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12:16 PM
Kathy Burger
Kathy Burger
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The Insurance Industry's New Normal: Driver of Change or Complacency?

Deloitte's 2012 Global Insurance Outlook says technology must be at the center of any insurer's strategies for coping with the current market conditions. But have we heard this before?

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In the wake of the 2008 global financial crisis there was talk in the insurance industry about coping with a "new normal" of economic weakness, dimmer growth prospects and regulatory restrictions. Now, more than three years after the crisis broke, these conditions clearly are business as usual. Add to that the factors that can affect insurers' financial performance, such as weather and natural catastrophes, over which companies have no control, and you're looking at an environment that could cause the management at many organizations to conclude that they will be fortunate to just stay in a holding pattern.

Obviously that is not a strategy that will satisfy the stakeholders of both public and mutual insurance companies. Growth and profitability have to be on the agenda -- the question is how. Many of the 2012 forecasts and priority lists coming out of the industry are completely unsurprising, emphasizing obvious strategies such as "know your customers," "prepare for more regulation," "improve efficiency" and "be more flexible and responsive." Anyone still needs to be informed of these trends doesn't deserve to be running an insurance company.

Deloitte's 2012 Global Insurance Outlook does include its share of these "new normal" observations, but also distinguishes itself from some of the forecasts I've read in that it doesn't hedge in placing innovation and technology prowess smack in the center of what insurance companies need to do to flourish in the current market. Whether it involves distribution, risk management or product development, it's not going to happen without a robust and valued IT organization, the Deloitte forecast suggests. In a press release related to the 2012 Global Insurance Outlook, Deloitte vice chairman and insurance sector leader Rebecca Amoroso noted,

"Insurers must keep transforming their operations to improve margins and drive more profit to the bottom line by adopting new technologies and management strategies to squeeze unnecessary costs out of the system, as well as employ their people and capital more productively."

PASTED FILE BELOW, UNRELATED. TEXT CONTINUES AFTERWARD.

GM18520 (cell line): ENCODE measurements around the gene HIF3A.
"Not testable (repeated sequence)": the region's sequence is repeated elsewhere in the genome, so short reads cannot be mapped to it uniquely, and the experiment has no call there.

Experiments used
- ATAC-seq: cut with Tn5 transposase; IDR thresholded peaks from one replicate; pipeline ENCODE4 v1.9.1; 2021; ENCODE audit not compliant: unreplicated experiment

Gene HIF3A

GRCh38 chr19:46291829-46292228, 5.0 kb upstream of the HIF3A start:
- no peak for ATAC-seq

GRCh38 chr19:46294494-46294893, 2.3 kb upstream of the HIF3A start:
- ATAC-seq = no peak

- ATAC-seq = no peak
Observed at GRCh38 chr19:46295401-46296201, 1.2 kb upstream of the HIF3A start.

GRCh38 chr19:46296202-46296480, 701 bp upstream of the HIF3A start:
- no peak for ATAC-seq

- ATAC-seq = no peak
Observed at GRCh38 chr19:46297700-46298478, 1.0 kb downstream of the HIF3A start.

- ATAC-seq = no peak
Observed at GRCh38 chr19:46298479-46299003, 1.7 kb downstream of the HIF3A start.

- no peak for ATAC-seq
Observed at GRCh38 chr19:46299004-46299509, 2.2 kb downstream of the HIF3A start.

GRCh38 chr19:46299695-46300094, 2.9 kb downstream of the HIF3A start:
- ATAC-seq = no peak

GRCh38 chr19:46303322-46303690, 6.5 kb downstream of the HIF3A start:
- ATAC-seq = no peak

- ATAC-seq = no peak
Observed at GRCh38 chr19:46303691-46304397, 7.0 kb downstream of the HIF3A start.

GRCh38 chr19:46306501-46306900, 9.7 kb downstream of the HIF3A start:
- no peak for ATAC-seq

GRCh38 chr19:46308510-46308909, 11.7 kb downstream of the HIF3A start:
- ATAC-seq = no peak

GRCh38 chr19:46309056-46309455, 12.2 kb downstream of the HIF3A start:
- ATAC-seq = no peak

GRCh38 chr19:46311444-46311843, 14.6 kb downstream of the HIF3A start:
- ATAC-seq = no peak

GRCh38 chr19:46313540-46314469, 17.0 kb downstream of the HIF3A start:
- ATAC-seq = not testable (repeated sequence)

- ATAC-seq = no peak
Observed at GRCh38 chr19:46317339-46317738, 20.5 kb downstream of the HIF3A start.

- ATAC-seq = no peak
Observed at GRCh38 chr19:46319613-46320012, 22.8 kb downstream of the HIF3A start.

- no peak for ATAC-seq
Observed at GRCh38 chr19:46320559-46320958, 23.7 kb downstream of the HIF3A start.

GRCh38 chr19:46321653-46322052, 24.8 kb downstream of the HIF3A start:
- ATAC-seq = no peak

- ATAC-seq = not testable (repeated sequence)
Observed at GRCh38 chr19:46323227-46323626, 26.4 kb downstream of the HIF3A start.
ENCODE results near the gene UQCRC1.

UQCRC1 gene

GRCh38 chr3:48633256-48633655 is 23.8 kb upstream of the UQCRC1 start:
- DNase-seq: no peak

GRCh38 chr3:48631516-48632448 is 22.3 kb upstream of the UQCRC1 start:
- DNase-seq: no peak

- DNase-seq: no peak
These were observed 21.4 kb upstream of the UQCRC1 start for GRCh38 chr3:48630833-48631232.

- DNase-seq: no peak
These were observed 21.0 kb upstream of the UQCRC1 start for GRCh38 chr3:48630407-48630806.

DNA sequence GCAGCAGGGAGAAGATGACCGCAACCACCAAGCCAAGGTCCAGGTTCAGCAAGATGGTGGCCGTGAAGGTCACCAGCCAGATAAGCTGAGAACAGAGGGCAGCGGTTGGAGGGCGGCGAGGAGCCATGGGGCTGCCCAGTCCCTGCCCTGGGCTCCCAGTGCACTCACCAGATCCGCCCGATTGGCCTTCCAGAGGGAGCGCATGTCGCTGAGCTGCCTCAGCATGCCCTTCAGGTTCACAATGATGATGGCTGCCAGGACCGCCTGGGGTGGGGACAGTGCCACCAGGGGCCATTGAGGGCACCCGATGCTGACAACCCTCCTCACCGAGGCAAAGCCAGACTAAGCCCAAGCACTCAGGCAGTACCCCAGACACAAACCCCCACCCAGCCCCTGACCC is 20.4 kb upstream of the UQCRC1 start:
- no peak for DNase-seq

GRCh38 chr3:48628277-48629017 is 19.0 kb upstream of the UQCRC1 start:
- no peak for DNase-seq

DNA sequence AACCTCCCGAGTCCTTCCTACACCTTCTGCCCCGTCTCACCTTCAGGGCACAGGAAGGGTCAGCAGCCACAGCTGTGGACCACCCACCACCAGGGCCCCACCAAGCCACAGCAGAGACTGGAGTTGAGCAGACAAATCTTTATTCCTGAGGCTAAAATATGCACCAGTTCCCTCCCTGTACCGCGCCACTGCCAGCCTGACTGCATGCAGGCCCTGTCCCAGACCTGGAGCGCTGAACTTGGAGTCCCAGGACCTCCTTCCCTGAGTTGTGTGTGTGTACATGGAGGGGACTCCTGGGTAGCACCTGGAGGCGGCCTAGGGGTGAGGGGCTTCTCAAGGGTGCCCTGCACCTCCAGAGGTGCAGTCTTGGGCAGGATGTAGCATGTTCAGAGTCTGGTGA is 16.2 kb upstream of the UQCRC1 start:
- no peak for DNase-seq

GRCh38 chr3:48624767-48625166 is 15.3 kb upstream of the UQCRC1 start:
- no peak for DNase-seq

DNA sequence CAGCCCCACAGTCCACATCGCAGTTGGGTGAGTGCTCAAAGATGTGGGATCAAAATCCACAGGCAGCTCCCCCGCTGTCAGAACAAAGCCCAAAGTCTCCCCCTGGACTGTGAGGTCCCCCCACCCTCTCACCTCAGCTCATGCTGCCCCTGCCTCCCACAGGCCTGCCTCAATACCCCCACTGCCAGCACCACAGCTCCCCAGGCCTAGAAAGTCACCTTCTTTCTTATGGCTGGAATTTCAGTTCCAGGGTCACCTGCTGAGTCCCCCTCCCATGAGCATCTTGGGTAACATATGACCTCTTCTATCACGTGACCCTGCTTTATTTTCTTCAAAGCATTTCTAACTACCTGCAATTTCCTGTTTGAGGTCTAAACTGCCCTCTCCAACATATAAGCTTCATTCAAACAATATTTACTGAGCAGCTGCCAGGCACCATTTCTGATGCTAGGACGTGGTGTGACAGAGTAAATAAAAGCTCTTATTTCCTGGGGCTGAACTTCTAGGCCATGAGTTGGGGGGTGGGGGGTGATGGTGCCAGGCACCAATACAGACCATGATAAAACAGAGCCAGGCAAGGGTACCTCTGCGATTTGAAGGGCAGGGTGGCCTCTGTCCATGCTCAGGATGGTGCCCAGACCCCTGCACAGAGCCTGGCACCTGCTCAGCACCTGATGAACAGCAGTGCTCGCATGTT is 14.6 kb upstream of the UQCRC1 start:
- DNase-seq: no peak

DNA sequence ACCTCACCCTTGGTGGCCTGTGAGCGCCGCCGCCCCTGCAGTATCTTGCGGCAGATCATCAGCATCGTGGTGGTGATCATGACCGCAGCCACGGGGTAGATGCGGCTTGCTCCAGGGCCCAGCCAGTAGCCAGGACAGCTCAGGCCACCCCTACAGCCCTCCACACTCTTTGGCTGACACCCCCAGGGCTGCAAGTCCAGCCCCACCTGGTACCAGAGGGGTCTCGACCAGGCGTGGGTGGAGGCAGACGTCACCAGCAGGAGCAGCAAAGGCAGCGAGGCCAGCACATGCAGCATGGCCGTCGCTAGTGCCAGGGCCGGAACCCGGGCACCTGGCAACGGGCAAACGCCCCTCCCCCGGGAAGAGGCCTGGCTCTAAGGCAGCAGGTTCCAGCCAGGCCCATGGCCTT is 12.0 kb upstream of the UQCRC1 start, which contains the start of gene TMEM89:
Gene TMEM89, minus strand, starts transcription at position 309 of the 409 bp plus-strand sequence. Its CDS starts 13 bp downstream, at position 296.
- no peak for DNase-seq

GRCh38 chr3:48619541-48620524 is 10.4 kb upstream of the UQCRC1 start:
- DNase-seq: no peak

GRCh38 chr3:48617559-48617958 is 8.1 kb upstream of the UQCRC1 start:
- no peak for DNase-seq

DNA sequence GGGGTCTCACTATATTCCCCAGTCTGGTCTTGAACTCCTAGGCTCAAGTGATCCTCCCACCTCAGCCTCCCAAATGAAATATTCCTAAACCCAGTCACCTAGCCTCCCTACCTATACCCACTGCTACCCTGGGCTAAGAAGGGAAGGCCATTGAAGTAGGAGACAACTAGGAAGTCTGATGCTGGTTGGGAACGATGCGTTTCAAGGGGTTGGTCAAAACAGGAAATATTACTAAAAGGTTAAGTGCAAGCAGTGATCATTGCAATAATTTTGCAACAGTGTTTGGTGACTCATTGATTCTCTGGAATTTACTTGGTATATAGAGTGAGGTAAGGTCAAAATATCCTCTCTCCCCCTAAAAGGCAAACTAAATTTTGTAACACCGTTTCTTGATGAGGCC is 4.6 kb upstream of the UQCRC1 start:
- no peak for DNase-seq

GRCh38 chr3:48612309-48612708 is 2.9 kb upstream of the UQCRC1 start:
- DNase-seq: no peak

The key technologies identified in the Deloitte report include analytics, social media , mobile, and cloud computing . For example, in terms of distribution strategies, Deloitte doesn't see the agent channel going away, but suggests that carriers will shift from an "emotional" (relationship-based) approach to one that is more "scientific" -- "basing their distribution decisions on analytics by delving into what kind of business an agent is producing (and more importantly, what they are likely to produce going forward," according to the Outlook, which adds:

"Those carriers that are able to better integrate data-based analytical considerations to objectively assess their sales force while delivering a multi-channel experience for both producers and consumers will likely be more successful in achieving long-term growth and retention."

Similarly, Deloitte views implementation of enterprise risk management a key step in achieving operational excellence, not just regulatory compliance -- "spreading ownership of risk into each facet of the carrier's strategic decision making process," according to the 2012 Outlook."Such work goes beyond the creation of quantitative models, with more emphasis being placed on governance, infrastructure and disclosure."

With technology ever more central to an insurance company's success, the role of the CIO will continue its evolution out of the back room. But it's not just about gaining stature -- in fact, the Deloitte report suggests that CIOs will have to be internal provocateurs who force their organizations to confront and embrace change:

"As high-level strategists, CIOs will perhaps become 'revolutionaries' within their companies as they are increasingly called upon to suggest how insurers can break out of traditional ways of thinking and operating."

It all sounds good and is exciting to see the roles of the CIO and IT organizations being validated in this way. I just hope this doesn't become empty rhetoric.

Katherine Burger is Editorial Director of Bank Systems & Technology and Insurance & Technology, members of UBM TechWeb's InformationWeek Financial Services. She assumed leadership of Bank Systems & Technology in 2003 and of Insurance & Technology in 1991. In addition to ... View Full Bio

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